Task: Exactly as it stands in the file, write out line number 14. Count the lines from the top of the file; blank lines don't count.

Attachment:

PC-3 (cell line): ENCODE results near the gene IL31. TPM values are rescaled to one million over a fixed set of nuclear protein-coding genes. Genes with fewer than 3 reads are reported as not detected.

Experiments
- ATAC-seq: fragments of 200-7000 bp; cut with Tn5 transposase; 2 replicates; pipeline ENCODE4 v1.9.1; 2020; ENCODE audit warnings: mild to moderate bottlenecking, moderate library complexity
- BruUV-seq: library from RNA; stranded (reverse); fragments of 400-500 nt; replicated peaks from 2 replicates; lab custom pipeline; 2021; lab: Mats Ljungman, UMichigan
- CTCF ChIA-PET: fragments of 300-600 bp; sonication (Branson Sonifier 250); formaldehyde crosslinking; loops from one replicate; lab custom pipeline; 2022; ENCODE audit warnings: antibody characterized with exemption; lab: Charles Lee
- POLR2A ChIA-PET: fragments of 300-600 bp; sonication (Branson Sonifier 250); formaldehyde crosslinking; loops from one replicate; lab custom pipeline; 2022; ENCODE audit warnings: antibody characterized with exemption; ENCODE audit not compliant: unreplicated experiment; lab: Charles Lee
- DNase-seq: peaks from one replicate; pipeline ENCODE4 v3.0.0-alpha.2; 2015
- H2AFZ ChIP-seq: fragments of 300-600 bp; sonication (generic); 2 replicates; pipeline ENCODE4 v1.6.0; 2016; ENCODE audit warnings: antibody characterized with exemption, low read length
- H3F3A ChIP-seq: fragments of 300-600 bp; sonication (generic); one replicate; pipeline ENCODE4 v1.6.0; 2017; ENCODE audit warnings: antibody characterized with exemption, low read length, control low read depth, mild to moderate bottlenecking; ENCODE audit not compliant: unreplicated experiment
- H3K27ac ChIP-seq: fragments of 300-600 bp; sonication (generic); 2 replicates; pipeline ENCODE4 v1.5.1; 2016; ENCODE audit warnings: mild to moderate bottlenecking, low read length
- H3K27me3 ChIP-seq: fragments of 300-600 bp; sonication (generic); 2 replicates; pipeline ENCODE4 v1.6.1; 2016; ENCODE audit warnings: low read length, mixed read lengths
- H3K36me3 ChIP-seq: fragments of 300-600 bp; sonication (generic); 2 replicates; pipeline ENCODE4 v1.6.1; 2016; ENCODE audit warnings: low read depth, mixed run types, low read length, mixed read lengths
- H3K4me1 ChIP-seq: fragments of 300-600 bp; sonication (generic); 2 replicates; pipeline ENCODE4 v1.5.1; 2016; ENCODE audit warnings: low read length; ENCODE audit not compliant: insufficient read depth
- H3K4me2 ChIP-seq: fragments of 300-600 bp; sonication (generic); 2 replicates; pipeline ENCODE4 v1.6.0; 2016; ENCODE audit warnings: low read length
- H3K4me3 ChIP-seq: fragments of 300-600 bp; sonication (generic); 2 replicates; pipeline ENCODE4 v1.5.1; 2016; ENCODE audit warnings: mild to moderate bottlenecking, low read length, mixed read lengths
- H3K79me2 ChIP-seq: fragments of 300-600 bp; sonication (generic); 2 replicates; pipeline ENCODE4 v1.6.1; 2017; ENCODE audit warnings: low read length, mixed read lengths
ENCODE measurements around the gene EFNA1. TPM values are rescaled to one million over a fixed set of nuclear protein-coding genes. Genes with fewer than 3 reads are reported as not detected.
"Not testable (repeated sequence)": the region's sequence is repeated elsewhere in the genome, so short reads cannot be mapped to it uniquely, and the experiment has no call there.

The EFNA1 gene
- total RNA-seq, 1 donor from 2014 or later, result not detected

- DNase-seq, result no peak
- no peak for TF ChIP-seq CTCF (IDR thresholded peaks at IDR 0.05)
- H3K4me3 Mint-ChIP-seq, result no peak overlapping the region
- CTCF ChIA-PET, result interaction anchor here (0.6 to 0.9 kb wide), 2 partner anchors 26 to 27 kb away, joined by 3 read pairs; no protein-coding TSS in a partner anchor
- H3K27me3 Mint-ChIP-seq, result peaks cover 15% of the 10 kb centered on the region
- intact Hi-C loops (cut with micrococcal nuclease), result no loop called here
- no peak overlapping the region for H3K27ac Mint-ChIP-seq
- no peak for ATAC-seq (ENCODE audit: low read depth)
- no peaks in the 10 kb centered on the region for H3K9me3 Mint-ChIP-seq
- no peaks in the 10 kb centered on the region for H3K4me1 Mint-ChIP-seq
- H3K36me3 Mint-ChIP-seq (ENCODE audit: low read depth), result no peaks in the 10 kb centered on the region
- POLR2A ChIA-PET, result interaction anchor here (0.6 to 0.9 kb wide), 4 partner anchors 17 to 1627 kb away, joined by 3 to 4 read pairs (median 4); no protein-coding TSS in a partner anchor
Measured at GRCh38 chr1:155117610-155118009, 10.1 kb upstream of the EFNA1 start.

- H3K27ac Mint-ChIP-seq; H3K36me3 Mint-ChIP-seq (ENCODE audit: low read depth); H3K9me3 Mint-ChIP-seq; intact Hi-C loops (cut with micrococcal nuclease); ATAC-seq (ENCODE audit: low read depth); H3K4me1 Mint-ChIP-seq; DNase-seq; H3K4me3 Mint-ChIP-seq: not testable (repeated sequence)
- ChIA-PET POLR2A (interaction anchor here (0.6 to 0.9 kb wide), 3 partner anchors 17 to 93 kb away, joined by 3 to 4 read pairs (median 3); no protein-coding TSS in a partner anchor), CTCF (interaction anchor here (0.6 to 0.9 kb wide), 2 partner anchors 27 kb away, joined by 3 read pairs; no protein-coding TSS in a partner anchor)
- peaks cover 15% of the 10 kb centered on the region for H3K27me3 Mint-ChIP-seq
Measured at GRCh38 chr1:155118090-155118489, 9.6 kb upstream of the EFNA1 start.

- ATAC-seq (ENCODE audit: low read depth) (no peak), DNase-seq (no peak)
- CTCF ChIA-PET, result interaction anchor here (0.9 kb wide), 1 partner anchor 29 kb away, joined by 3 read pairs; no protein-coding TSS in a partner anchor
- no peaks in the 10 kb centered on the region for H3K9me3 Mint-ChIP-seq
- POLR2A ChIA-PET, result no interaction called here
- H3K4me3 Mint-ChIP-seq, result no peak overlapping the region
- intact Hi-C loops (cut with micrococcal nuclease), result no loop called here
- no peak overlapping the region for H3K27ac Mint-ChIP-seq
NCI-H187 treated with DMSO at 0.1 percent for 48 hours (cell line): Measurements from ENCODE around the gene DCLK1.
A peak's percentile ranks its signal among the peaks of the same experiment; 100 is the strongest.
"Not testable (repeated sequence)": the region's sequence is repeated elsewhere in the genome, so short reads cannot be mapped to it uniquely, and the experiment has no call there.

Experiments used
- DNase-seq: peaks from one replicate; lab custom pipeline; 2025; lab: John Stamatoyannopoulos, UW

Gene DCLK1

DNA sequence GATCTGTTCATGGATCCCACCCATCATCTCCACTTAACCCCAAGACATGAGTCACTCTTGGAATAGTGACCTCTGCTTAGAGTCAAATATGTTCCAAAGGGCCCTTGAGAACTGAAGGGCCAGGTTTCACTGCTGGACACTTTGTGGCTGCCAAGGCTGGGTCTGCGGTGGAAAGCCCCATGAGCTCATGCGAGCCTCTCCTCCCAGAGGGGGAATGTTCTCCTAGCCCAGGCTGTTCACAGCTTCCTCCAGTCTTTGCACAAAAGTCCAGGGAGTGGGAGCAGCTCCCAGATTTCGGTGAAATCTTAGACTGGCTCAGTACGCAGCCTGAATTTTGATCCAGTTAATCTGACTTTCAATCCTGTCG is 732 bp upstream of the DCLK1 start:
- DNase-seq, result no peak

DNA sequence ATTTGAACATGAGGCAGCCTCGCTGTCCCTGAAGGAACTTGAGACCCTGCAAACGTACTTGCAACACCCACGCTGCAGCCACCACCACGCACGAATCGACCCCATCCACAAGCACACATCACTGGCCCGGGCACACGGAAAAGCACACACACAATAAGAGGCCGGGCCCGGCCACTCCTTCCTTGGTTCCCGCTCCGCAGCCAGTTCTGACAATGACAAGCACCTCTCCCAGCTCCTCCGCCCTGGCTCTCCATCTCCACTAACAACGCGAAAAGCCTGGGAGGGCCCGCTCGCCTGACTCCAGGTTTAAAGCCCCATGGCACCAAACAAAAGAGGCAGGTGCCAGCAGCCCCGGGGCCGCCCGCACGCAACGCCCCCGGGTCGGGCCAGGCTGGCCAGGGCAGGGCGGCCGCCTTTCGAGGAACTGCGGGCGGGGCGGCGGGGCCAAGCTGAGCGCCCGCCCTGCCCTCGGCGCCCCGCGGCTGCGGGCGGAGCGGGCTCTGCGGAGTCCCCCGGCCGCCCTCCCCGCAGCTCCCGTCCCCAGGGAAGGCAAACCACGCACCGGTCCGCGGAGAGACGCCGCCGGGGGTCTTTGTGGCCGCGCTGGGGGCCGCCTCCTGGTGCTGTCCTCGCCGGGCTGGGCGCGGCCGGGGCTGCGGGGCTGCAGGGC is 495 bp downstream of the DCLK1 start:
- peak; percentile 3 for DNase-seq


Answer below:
- H3K4me2 ChIP-seq: fragments of 300-600 bp; sonication (generic); 2 replicates; pipeline ENCODE4 v1.6.0; 2016; ENCODE audit warnings: low read length